MR. SHAPIRO: I'll deliver it to him right now.

THE COURT: Anything else?

MR. COCHRAN: You asked us to respond to the other thing about page 4, this jury instruction, Marcia and I. I would like to take two subjects up first. We can do it on the record or however you want to or up here.

(Pages 30431 through 30431, volume 159-A, transcribed and sealed under separate cover.)

MR. COCHRAN: Number two, you had asked us to respond by June 2nd, let you know what our thought is on this, and I would just like to address that briefly if I could.


MR. COCHRAN: As to your order entitled "Sanctions" dated May 28, 1995, you proposed a jury instruction admonishing this jury, and we would ask the Court to read that instruction. And we would ask one other thing. I talked to Mr. Scheck. He feels also that the Prosecution should be precluded from arguing regarding this point. In addition, he may want to argue it a little further. And secondly, you got a copy and I think the People did also of the proposed jury instruction we wanted regarding air-tight alibi. We would ask the Court to consider giving that, and I have the language here.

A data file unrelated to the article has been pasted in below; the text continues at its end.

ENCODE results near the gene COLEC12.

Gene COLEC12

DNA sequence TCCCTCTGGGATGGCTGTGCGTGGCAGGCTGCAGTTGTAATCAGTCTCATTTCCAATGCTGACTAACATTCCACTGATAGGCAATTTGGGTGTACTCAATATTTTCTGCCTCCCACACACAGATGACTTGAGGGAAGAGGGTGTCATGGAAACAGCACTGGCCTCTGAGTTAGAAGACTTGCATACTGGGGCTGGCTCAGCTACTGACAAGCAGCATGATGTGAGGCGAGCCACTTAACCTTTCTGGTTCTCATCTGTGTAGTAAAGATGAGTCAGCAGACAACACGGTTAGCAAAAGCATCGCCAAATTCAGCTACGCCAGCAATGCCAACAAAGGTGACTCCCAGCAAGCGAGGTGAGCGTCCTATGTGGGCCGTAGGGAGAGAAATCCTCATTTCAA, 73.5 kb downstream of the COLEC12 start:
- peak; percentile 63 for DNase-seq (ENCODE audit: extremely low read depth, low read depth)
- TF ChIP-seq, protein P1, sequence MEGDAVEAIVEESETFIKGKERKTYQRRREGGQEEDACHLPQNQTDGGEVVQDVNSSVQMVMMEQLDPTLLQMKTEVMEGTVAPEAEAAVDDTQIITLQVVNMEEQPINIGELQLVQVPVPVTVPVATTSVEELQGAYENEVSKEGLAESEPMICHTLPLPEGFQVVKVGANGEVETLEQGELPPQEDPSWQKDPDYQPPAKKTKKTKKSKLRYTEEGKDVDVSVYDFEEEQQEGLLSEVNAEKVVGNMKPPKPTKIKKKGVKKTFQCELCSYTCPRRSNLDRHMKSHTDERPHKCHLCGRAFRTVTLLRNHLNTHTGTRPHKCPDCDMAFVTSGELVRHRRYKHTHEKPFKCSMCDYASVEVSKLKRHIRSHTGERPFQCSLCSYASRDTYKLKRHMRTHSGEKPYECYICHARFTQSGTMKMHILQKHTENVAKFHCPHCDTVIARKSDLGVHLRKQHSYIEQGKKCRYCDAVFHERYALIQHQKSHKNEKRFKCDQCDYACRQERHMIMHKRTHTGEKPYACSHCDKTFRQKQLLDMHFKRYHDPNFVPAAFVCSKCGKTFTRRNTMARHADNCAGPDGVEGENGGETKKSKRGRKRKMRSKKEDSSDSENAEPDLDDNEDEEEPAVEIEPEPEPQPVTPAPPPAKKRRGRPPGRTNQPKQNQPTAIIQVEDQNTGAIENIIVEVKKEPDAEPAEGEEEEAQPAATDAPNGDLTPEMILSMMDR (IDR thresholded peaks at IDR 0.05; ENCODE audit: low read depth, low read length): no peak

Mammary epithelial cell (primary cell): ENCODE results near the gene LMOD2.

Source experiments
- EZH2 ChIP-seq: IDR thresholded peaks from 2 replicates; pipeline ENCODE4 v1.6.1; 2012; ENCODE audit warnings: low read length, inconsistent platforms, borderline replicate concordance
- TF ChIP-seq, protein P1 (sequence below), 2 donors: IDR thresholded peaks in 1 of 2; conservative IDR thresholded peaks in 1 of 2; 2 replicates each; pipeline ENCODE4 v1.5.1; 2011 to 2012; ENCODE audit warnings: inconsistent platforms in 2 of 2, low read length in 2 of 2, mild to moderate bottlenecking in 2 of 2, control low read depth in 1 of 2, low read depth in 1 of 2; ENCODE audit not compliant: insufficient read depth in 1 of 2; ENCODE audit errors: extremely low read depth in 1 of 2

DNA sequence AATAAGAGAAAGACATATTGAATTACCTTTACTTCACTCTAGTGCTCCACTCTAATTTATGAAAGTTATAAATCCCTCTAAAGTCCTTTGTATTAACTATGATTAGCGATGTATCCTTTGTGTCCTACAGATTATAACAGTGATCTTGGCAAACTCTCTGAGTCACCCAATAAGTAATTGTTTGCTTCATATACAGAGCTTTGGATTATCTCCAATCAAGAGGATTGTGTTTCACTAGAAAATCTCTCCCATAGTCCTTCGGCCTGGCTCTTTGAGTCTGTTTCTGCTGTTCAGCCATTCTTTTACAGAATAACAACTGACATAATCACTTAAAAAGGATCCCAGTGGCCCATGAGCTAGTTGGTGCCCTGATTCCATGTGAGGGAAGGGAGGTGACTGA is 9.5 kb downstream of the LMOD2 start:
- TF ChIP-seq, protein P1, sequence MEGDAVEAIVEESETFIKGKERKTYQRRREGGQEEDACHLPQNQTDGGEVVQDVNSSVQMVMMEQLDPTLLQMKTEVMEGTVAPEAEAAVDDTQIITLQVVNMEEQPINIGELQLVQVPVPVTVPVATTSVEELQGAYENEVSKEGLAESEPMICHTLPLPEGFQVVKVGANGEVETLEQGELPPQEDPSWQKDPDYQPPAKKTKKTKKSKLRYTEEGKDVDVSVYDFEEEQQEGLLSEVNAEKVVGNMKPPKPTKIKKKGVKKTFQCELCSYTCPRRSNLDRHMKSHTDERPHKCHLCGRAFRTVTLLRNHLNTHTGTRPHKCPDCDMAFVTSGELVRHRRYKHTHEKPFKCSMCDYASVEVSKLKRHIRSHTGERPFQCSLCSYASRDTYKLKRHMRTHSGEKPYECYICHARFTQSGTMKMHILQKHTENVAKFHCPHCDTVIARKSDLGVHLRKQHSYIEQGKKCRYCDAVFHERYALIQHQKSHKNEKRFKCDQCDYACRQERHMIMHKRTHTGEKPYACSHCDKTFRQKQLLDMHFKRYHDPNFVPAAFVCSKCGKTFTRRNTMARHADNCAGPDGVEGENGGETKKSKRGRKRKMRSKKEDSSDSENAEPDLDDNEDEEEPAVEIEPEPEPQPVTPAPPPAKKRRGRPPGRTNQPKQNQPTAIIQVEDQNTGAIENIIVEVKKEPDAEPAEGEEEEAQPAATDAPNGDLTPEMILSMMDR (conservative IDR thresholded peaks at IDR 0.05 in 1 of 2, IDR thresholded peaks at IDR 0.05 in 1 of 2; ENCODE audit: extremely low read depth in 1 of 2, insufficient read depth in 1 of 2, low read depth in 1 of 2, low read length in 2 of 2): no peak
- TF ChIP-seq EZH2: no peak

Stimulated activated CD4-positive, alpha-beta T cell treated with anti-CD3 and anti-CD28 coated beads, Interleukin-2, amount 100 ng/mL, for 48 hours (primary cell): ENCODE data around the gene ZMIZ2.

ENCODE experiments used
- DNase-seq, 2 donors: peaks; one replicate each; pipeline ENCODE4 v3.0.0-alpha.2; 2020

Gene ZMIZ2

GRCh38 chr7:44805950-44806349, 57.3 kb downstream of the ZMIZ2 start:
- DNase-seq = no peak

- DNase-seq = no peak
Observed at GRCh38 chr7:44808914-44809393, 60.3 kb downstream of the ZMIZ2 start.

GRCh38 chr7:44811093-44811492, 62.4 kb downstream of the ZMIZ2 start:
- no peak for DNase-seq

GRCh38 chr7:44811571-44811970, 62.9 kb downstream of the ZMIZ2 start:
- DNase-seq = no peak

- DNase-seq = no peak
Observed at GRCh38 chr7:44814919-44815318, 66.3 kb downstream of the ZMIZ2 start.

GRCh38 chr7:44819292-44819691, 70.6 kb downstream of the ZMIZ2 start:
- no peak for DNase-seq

MR. COCHRAN: So those are things I would like to be able to address--


MR. COCHRAN: --in more detail when you feel it's appropriate.

MS. CLARK: I wanted to be heard, and I can't do it now obviously because I've got to go. We wanted to be heard also regarding the Court's proposed admonition to the jury, especially in light of the rough treatment Mr. Goldberg was given over a very innocuous thing. I think the jury has heard the Court admonish and basically slash and burn the Prosecution on many occasions.

THE COURT: Whose problem is that though?

MS. CLARK: No. Over very innocuous things where Defense has been given--the jury's been told about the Defense misconduct once even though misconduct has been repeatedly occurring. We already have imbalances in the way the Prosecution's been treated in the eyes of the jury. Outside the presence doesn't matter because they don't know about it. But in their presence, we've been admonished, sanctioned, yelled at and basically reprimanded at every bend and turn for innocuous things.

THE COURT: Miss Clark, your argument is about to lose a lot of credibility.

MS. CLARK: Well, I would like to be heard then with respect to all of these things at the appropriate time when we have a chance to do so. I think that the Court has really perhaps not been able to remember all of the times we have been sanctioned by the Court in the presence of the jury and hank's treatment very notable in that regard with respect to the--

THE COURT: The problem is, Mr. Goldberg related an agreement between proposing counsel and the Court.